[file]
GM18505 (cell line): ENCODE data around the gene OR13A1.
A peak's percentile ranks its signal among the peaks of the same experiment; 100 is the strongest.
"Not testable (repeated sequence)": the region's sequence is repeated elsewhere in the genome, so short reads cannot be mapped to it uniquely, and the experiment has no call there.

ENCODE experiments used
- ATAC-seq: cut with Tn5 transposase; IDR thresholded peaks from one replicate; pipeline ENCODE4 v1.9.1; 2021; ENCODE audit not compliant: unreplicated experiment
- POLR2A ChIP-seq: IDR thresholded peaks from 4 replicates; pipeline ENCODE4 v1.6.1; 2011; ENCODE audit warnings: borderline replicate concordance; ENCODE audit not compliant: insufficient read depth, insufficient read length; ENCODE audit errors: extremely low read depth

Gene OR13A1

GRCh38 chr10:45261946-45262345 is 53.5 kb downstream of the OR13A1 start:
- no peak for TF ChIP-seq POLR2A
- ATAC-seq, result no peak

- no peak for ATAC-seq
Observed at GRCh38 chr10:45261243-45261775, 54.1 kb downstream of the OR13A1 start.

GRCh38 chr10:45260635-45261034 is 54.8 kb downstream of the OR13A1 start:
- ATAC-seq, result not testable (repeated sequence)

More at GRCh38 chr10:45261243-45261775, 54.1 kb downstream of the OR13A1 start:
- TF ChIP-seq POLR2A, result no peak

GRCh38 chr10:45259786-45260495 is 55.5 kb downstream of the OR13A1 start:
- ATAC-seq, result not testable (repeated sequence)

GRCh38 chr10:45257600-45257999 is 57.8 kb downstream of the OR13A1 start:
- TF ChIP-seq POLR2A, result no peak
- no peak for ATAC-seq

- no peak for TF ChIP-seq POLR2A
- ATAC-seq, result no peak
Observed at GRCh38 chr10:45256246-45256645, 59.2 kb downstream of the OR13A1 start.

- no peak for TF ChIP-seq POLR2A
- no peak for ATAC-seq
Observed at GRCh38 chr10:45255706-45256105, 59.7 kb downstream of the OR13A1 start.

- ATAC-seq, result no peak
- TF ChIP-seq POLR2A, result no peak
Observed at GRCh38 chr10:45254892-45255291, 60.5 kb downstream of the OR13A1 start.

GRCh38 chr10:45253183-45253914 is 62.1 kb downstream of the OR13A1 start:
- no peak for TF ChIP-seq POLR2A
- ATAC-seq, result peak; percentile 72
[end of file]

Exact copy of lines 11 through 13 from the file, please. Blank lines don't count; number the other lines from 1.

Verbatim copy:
- no peak for ATAC-seq
Observed at GRCh38 chr10:45261243-45261775, 54.1 kb downstream of the OR13A1 start.

GRCh38 chr10:45260635-45261034 is 54.8 kb downstream of the OR13A1 start: